Change Project: Portola Progresses with Student Portfolios


Ki Joon Lee

Students can customize their online Change Portfolio on Google Sites with images, personal artifacts and quotes.

Priscilla Baek, Features Editor

The 2017-18 end-of-year portfolio project is changing both in process and theme. Freshmen and sophomores will be creating online portfolios based on the theme of change in regards to their interdisciplinary experiences across multiple classes.

“We want to try to make the project more interdisciplinary, and we wanted to make it more student-centered,” principal John Pehrson said. “If the idea of the project is for students to be able to see how everything they are learning relates to a theme, then we didn’t want to make it so much of a canned process where each teacher tells you what to put into the portfolio. We want students to decide for themselves what makes the most sense to put into the portfolio.”

Unlike last year, the change project will be facilitated by sophomore portfolio mentors and will be created in advisement rather than a Literary and Language Arts class. In early March, sophomore mentors taught the basic website layout and introduced the three prompts regarding change in advisement.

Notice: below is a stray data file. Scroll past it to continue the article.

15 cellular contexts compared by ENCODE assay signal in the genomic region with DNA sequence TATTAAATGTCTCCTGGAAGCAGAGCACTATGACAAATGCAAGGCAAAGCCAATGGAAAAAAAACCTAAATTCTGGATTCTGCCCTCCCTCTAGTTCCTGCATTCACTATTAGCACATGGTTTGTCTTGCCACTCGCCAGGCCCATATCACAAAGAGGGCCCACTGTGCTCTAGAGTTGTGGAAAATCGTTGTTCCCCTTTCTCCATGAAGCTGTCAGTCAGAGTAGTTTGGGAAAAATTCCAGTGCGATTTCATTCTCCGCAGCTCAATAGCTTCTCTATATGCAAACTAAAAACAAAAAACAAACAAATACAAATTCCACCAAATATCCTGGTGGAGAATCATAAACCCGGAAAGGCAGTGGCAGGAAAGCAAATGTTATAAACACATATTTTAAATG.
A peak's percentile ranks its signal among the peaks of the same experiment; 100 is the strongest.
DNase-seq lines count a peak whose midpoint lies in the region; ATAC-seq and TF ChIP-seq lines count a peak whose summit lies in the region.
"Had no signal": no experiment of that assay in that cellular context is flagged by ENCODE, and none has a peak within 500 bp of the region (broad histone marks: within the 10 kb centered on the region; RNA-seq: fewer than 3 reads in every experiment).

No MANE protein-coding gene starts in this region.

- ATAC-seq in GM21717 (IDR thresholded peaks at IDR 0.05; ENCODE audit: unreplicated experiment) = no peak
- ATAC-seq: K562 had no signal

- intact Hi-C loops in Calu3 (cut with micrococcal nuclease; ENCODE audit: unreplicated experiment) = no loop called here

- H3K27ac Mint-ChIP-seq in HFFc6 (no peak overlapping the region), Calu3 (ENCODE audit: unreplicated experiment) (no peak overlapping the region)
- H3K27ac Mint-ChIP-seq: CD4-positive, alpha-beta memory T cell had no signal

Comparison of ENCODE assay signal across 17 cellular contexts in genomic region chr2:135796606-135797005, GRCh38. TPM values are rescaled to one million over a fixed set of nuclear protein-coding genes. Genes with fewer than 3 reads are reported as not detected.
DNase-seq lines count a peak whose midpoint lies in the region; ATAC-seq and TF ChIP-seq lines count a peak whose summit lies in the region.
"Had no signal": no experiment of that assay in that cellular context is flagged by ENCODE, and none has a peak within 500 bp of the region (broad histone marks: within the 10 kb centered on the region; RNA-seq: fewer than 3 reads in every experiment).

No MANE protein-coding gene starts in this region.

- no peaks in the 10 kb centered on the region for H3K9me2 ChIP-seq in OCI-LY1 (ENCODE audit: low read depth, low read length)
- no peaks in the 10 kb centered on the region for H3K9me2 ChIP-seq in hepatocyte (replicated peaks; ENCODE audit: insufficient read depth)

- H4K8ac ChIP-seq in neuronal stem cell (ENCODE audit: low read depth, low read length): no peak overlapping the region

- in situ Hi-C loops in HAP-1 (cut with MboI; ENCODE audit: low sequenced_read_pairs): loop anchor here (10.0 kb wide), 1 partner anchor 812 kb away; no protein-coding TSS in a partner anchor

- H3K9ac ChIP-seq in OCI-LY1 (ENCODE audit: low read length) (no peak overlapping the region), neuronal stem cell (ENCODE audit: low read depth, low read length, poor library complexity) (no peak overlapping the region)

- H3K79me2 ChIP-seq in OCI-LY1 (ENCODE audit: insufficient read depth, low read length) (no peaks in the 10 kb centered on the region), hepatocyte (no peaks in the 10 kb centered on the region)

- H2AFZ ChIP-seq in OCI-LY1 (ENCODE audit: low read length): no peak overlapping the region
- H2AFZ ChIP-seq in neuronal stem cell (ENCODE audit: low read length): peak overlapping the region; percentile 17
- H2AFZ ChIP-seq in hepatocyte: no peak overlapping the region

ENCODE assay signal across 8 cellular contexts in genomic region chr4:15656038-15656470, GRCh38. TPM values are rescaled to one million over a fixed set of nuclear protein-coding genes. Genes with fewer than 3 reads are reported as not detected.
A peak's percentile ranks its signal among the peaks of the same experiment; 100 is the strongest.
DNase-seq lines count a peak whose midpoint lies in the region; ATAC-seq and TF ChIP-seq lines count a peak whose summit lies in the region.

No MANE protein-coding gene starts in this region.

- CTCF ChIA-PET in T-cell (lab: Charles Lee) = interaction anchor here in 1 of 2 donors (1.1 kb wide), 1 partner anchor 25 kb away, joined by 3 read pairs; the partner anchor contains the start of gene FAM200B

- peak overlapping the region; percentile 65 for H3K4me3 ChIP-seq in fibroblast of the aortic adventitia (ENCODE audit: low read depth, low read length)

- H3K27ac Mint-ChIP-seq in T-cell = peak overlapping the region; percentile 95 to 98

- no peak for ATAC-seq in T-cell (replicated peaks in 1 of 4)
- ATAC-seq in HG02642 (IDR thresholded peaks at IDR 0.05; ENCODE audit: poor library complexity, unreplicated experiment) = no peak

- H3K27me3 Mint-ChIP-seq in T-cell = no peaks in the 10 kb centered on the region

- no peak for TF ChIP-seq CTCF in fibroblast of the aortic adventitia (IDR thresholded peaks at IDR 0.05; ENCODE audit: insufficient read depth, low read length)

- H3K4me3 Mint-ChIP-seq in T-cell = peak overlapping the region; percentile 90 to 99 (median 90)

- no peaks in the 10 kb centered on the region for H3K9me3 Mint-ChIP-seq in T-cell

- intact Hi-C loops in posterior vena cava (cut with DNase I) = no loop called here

“[The project] allowed me to understand how interconnected the classes are and that even if science and history are two completely different things, their mindsets and the basic knowledge they want you to learn is vastly connected and often relates to your passions, which I really enjoy,” sophomore presenter Nishad Francis said.

In April, students will be assigned teacher mentors they are familiar with to guide reflection writing and artifact connections. The completed portfolio websites will be due on May 15 and will be scored on appearance, effort, artifacts and reflection writing.

“This isn’t something any other school we’ve ever known in Irvine Unified and potentially other schools have done. This is not a normal high school, and ‘not normal’ means that we want to be above and beyond and change the norm of how education is,” yearbook and math teacher Crystal Le said. “As long as our staff and students are willing to risk being different, [the project] will continue.”